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Question, Do You Need To Break in A New Car

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Breaking in a new car isn’t the same as it was 30 or even 15 years ago… Yep, just over a decade ago, manufacturers recommended new owners follow certain ways of driving to “break in” a new car. However, the old lessons they ascribed to don’t hold true today.

while you’re driving your new car for the first 1-2,000 miles, take it easy.  Don’t wind it out and then come to screeching stops, that’s not good, no matter how old the car is. 

So how did they break in a new car?
The old rules told new owners to follow some simple instructions over the course of the car’s first hundred miles to break in their new vehicle’s engine. The guidelines included: drive at 50 mph for a short time, vary your speeds on side streets, and sit and idle for a time before moving. After going through this process, the driver was instructed to shut off the engine and let it cool down before driving it again.

So why would you go through this process? Well, according to engineers: “to establish new internal mating surfaces of mechanical parts, to seat new piston rings, to establish new seal surfaces, to condition new mechanical parts–to make sure all the moving parts were working together as smoothly as possible.”

WOW!  That’s a mouthful, so after the break-in period, which could last for about 500-1000 miles, the vehicle could be driven without concern.  So basically it’s so that the engine could ease itself into being a collection of parts working together smoothly with all the little parts sliding off each other easily.

But do we still have to break in a new car today?
In a word, no, lubricants and engine oil have come a long way, compared to the products of old; the new synthetic oils of today cling to and protect metal parts much better than their predecessors. In addition, the steel and aluminum used for the engine parts come from the factory already conditioned and treated, thus ready to run, they’re already broken in! Not to mention the fact that the production methods used these days, create tolerances of a much higher quality and closeness, that’s why these engines can run for over 100,000 miles and remain sealed from the factories they came from.

The only caveat comes with that first oil change. You need to make sure you change your new car’s oil and filter at 1,500 miles (unless otherwise recommended by the manufacturer). Why? Because metal has worn off while they were settling in with each other, the working surfaces were being establish, and those metal filings and scraps need to be removed from the oil pan and oil supply before they cause any long-term damage.  Come in to any Koons Service Department and we’ll help you take care of that first oil change.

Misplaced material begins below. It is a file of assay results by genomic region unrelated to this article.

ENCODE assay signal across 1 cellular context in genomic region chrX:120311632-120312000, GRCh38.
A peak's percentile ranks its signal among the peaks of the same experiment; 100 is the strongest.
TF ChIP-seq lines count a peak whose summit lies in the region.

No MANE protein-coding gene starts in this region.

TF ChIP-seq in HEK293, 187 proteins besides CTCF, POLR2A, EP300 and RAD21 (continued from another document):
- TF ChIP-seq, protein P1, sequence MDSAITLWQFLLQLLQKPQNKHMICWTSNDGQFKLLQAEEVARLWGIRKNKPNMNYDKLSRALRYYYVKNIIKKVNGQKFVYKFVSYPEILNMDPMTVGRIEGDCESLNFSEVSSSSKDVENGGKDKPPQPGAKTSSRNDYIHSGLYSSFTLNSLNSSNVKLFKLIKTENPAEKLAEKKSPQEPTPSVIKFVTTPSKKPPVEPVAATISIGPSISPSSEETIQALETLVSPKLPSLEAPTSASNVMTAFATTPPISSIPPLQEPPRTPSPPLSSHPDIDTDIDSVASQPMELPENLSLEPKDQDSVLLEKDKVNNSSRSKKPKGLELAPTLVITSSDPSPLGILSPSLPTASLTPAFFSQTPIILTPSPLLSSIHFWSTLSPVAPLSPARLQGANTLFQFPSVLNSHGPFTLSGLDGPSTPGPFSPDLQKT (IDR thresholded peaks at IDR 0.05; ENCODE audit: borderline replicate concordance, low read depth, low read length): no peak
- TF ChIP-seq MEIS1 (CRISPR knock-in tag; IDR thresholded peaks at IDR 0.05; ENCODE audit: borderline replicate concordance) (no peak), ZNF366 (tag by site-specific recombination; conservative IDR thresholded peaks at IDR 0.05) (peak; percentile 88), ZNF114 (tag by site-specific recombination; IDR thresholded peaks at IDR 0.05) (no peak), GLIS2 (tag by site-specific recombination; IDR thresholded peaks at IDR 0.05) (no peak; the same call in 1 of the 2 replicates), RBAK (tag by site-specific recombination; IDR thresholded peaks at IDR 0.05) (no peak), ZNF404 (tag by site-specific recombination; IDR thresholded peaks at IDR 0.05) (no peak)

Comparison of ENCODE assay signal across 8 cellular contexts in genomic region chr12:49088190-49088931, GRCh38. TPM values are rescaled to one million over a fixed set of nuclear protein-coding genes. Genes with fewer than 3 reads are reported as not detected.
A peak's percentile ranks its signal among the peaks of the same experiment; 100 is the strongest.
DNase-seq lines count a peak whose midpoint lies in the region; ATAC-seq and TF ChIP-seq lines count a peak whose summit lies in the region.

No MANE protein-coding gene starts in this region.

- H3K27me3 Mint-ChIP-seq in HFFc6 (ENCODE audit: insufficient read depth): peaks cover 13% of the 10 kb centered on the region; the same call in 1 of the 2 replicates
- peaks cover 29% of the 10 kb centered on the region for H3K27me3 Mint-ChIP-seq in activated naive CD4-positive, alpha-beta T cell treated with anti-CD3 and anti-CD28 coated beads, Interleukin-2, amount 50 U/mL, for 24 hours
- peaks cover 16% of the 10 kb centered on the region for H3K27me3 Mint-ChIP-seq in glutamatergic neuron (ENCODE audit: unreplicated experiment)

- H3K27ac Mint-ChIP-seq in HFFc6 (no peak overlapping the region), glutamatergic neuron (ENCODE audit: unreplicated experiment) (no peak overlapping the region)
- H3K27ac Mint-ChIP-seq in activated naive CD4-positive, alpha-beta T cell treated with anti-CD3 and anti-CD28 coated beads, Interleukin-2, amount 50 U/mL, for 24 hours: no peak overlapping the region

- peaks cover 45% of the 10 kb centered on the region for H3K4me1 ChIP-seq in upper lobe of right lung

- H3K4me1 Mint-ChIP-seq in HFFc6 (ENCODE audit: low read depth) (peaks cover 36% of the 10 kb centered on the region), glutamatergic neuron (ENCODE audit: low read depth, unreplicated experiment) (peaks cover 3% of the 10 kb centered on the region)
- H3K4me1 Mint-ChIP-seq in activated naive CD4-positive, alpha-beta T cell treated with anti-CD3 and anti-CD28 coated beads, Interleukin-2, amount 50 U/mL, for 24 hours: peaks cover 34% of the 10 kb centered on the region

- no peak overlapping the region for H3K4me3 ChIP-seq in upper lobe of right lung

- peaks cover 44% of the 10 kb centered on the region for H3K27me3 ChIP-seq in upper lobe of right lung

Now one thing you should note is that with most vehicles there are two service schedules compiled for new passenger cars: Normal and Severe. Manufacturers define them differently, but in essence, normal covers a wider range of operation, while severe can include lots of short-distance commuting. Be realistic about which condition applies to your vehicle. Finally, while you’re driving your new car for the first 1-2,000 miles, take it easy.  Don’t wind it out and then come to screeching stops, that’s not good, no matter how old the car is.  Take your time remember you’re getting to know this new vehicle just like its getting to know you.  That’s not breaking the car in that’s just being a smart new car owner. 

 

 

Is The Gas Cap on The Left or Right Side of Your Car?

Gas Cap Arrow

I have a friend who does a great deal of traveling for his job so he’s always in a rental car.  Last week while on the road for his job, he pulled up to a gas station and had that dreaded moment of, “Oh no! I have no idea which side of my car the gas cap is located.”  He went on to tell about how the initial “Uh-oh!” is typically followed by a few minutes of craning his head out the window to see (or not see) if the gas cap cover is on his side of the car. More often than not, he would guess and just pull up to the pump – only to back up and circle around when the guess was wrong. Auto Manufacturers to the rescue!

Arrow Indicators on New Cars
Admittedly, mistaking which side of the car the gas cap is on is not a big deal, I think it straddles the line somewhere between having to reach too far for the TV remote and setting the microwave for 10 seconds too long. But, what if there was a way to always know for sure…

Good news: The secret to the gas cap location has been on our dashboards all along, at least within the past 8 years.  If you’re driving a newer car, take a look at the gas gauge on your dashboard. Depending on your car, there may be a little triangle or arrow pointing to the left or right. It’s actually a directional indicator that identifies which side of the car the gas cap is on!

What about older cars?